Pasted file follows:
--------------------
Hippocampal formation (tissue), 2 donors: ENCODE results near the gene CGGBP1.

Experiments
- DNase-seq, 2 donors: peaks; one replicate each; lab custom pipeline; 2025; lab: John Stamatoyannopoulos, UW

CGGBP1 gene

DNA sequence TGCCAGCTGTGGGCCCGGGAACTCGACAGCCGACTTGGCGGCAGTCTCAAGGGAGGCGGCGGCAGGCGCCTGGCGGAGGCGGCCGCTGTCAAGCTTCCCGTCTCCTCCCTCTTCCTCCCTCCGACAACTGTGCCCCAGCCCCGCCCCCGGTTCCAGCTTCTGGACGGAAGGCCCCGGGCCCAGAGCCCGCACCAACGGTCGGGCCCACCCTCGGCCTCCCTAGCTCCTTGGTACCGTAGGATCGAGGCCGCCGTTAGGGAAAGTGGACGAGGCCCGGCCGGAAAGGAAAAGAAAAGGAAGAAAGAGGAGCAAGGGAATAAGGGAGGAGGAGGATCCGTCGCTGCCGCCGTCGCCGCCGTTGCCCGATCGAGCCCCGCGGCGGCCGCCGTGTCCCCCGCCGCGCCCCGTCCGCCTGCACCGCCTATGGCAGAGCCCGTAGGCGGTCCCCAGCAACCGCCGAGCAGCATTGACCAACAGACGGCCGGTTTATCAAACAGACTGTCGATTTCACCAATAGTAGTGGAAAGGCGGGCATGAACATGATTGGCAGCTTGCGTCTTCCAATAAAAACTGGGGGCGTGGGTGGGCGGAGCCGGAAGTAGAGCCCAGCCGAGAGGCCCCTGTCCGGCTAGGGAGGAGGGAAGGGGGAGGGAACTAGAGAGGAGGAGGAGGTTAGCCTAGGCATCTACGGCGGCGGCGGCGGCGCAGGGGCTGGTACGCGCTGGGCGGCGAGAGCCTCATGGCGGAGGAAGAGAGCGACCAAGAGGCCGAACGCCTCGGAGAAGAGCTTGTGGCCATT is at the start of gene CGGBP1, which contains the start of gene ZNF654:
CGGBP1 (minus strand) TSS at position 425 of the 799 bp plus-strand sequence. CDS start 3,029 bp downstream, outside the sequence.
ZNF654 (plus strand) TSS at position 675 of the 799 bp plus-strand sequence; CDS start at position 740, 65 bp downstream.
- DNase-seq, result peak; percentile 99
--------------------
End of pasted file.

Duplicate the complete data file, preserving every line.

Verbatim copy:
Hippocampal formation (tissue), 2 donors: ENCODE results near the gene CGGBP1.

Experiments
- DNase-seq, 2 donors: peaks; one replicate each; lab custom pipeline; 2025; lab: John Stamatoyannopoulos, UW

CGGBP1 gene

DNA sequence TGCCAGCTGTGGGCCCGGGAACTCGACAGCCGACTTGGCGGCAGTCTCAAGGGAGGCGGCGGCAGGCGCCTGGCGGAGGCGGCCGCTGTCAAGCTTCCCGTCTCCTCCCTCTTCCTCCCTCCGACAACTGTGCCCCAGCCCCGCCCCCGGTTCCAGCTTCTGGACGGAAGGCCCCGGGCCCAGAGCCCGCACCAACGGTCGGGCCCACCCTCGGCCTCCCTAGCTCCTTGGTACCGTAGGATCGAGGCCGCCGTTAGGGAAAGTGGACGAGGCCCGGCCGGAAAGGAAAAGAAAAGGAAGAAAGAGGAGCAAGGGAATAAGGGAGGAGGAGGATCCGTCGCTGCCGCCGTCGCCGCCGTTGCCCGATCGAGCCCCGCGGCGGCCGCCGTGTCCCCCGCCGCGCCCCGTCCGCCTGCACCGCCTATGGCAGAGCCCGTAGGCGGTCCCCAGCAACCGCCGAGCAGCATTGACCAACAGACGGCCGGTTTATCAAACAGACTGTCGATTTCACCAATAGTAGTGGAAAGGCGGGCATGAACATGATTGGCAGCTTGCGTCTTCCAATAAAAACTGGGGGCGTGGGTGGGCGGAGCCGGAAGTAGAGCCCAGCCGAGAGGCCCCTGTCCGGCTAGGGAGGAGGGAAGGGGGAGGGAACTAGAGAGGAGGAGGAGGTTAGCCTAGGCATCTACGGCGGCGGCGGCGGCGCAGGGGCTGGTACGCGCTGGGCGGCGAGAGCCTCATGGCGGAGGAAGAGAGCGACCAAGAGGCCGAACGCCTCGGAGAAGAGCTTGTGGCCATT is at the start of gene CGGBP1, which contains the start of gene ZNF654:
CGGBP1 (minus strand) TSS at position 425 of the 799 bp plus-strand sequence. CDS start 3,029 bp downstream, outside the sequence.
ZNF654 (plus strand) TSS at position 675 of the 799 bp plus-strand sequence; CDS start at position 740, 65 bp downstream.
- DNase-seq, result peak; percentile 99